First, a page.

Cutbacks in R&D funding began in 1969. With the moon landing achieved, energy programs reduced, and costs of the Vietnam War beginning to have an impact on the federal budget, R&D spending was reduced significantly during the 1969–75 period. Federal dollars for academic R&D declined in 1969 and stayed low through 1975. Federal research fellowship and training programs were reduced. The government's share of total academic R&D funding also declined and continued to do so to the end of the century, sliding from a high of 73 percent of all academic R&D funding in 1965–68 to about 58 percent in 1999.
During the 1970s the academic labor market in most fields became saturated, and there was concern about overproduction of Ph.D.s. In addition, the end of draft deferments for graduate students during the Vietnam War (effective 1968) had a negative effect on graduate enrollments of men.5 Together these conditions resulted in a significant reduction in doctoral awards in the 1970s. By the late 1970s the number of doctorates awarded annually had declined to about 31,000. This number remained almost flat from 1978 to 1985.6
With the defense buildup and gains in R&D spending of the 1980s, increases in doctoral awards resumed in all major fields except education. The number of doctorates conferred rose from 31,297 in 1985 to 42,683 in 1998, although the average rate of growth—about 2 percent per year—was much slower than the rate of growth during the first three-quarters of the century.
The relatively high rate of growth in doctorate production during the century means that most of the 1.36 million doctorates awarded between 1900 and 1999 were conferred in the last few decades of the century. More than half of all doctorates were awarded between 1980 and 1999, and three-fourths were conferred between 1970 and 1999 (table 2-3 ).
Between 1920 and 1999 there was a notable change in the geographical distribution of doctorates conferred. The concentration of degree production in the Northeast and Midwest ended with the relatively greater development of doctorate-granting institutions in the South and West and the greater population growth in these regions after 1920 (figure 2-5 ). These regional shifts were also due in part to the presence of larger, public universities among the newer doctorate-granting institutions. In 1952 the number of public doctoral institutions surpassed the number of private doctoral institutions. One year later the number of doctorates produced by public institutions surpassed the number produced by private institutions (figure 2-6 ). By the 1970s public universities accounted for about two-thirds of the doctorates conferred each year, a proportion that held steady to the end of the century. Total doctorate production from 1920 to 1999, however, reflects the early concentration of degrees in the Northeast and Midwest (table 2-4 ). All but 3 of the top 10 states for doctoral awards during the 1920 to 1999 period were in these two regions.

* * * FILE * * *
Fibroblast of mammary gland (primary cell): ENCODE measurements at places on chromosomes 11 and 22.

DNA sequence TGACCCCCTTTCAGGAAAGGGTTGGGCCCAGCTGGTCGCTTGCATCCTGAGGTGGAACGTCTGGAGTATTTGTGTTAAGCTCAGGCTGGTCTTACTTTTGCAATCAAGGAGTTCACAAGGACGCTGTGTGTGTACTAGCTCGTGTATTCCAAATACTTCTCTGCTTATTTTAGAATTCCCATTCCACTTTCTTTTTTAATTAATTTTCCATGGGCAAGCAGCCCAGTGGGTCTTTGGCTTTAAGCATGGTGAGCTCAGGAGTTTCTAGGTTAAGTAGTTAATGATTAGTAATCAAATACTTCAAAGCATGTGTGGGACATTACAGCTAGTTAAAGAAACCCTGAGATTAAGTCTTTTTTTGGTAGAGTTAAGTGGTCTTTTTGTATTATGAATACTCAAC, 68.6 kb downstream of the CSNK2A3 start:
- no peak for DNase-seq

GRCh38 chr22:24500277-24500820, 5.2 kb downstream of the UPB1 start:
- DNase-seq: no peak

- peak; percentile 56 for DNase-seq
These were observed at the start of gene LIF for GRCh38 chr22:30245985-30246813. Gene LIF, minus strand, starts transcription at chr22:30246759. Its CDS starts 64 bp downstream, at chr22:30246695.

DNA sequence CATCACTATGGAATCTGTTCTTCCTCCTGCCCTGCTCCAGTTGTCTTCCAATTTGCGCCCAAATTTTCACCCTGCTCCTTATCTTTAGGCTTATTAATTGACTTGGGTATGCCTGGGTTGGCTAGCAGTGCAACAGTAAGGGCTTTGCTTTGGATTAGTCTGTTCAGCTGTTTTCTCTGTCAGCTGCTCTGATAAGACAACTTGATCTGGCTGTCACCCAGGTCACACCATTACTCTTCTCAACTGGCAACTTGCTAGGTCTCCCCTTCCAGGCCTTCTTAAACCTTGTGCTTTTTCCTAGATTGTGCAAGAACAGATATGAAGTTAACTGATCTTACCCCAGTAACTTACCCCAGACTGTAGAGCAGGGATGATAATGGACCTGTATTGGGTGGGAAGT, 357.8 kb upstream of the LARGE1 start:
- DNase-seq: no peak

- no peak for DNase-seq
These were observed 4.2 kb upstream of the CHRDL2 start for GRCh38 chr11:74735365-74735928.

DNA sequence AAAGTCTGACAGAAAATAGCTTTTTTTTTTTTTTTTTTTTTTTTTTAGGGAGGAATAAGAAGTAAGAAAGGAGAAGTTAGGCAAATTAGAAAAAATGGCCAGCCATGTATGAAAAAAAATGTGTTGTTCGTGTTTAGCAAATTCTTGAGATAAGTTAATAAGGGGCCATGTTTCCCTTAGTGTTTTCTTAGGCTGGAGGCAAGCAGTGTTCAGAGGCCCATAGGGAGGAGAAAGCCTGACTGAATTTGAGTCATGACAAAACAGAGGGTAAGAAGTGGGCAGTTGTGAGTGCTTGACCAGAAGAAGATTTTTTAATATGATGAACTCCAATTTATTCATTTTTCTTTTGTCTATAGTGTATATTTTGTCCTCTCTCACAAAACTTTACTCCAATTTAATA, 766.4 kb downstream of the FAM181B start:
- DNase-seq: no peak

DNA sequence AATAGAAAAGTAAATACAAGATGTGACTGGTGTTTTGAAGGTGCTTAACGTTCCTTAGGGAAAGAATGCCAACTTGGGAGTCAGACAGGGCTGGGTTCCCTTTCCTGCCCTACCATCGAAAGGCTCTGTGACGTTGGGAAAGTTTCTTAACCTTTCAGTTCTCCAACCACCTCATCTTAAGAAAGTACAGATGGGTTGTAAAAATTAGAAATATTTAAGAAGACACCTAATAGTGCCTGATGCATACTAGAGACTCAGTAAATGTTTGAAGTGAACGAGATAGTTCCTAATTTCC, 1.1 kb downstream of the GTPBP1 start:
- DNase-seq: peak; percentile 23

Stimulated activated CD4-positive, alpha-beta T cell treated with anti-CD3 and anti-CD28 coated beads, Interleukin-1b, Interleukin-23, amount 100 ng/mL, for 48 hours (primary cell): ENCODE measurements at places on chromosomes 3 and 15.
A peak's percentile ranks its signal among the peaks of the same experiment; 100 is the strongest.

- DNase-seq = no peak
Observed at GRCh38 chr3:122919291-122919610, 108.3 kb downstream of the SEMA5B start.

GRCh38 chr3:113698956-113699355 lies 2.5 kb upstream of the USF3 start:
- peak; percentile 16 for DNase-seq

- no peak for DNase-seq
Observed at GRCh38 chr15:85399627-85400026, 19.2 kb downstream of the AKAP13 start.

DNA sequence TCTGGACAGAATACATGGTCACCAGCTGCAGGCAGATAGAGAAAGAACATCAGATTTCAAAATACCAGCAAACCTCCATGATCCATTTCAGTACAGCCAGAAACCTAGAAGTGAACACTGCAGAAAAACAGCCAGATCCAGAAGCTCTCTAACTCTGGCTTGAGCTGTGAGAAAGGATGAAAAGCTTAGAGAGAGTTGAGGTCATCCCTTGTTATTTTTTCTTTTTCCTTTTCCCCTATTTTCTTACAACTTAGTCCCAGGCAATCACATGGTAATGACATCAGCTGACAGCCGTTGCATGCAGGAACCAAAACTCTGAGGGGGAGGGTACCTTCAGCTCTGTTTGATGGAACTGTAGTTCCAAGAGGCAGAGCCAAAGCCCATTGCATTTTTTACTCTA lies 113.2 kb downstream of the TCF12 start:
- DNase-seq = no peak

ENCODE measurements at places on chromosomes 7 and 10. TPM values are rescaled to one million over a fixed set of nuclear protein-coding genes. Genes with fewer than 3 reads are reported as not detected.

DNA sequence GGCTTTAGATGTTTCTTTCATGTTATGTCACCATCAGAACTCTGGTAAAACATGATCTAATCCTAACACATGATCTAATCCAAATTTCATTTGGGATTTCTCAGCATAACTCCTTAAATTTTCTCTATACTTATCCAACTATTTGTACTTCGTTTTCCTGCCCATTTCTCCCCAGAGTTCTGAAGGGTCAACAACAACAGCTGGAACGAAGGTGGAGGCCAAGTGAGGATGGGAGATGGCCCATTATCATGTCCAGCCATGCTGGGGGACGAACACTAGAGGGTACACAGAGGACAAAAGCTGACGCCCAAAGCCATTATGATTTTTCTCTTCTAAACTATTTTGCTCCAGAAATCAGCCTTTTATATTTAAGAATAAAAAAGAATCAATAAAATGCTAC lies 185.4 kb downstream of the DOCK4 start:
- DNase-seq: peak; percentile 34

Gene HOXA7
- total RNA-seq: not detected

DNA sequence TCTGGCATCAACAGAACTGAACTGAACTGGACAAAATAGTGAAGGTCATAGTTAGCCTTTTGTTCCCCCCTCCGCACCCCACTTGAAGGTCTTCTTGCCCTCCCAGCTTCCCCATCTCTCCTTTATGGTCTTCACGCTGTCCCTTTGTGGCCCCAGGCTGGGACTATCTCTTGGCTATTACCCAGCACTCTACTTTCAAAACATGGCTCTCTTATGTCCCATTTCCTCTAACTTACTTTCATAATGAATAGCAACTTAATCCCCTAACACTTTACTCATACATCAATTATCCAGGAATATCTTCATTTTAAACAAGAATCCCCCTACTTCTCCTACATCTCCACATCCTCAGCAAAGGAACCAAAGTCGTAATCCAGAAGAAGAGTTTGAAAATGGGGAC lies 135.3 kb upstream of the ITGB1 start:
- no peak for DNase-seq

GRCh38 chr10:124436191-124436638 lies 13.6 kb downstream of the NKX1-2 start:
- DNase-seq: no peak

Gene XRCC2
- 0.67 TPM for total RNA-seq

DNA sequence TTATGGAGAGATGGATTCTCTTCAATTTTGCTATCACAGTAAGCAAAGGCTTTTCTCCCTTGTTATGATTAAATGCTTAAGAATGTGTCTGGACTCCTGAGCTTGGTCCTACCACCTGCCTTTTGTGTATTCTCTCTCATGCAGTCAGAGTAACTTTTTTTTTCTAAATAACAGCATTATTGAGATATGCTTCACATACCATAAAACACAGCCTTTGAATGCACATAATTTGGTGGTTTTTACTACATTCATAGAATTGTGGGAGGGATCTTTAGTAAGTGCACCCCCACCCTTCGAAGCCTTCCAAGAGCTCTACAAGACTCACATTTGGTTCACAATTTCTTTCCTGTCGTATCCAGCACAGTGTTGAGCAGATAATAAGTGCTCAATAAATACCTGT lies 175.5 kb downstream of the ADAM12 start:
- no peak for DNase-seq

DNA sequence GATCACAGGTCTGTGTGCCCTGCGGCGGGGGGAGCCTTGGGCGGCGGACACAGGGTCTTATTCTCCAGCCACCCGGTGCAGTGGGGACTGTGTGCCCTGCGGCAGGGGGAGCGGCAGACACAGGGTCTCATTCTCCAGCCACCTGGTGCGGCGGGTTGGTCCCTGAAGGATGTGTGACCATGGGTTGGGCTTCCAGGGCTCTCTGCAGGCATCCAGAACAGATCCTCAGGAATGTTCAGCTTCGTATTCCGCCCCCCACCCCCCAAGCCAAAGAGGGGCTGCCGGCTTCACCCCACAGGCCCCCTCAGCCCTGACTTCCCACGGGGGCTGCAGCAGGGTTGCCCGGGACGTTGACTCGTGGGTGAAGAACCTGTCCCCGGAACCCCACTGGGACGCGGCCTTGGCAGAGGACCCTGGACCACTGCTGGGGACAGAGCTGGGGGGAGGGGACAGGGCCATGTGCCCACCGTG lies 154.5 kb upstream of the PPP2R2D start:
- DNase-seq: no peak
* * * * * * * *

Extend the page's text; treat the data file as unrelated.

Association of American Universities (AAU). 2003. The Letter of Invitation to the Founding Conference of AAU. http://www.aau.edu/aau/Invit.html. Accessed April 2005.
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1 The U.S. Office of Education reported that 382 doctorates were awarded in 1900, but scholars who examined the data found that approximately one-third of these were awarded for off-campus work, or for no work, by universities lacking legitimate doctoral programs or adequate facilities, and that another 8–10 percent were honorary (Kohler 1990; Berelson 1960; Cattell 1927).
2 See http://www.aau.edu for more information on AAU and its centennial celebration.
3 Seven percent annual increases resulted in a near doubling of the annual production of doctorates every 10 years from 1870 to 1970.
4 The discussion of total R&D and academic R&D is based on NSB 2002, 1:4-3–4-10, 5-3–5-13; 2:A4-5, A4-6, A5-2.
5 The Selective Service Act of 1967 and Executive Order 11360 ended 2-S deferments for all graduate students except those enrolled in certain programs (mainly medicine and related fields). Graduate students who had been enrolled in fall 1967 were allowed to complete that academic year, after which their deferments ceased. Individuals receiving a bachelor's degree in 1968 were not eligible for further student deferments unless they enrolled in the graduate programs specified (Bowen and Rudenstine 1992).
6 Institutions reacted in different ways to the retrenchment of the 1970s. The result was a redistribution of students among institutions. Many of the long-established, top-rated doctoral programs reduced or froze graduate enrollments. Institutions in lower tiers with newly created programs chose to continue their programs rather than dissolve them, which would have meant losing their substantial investment in developing the programs. Consequently, large numbers of graduate students shifted to institutions in the lower tiers (Bowen and Rudenstine 1992).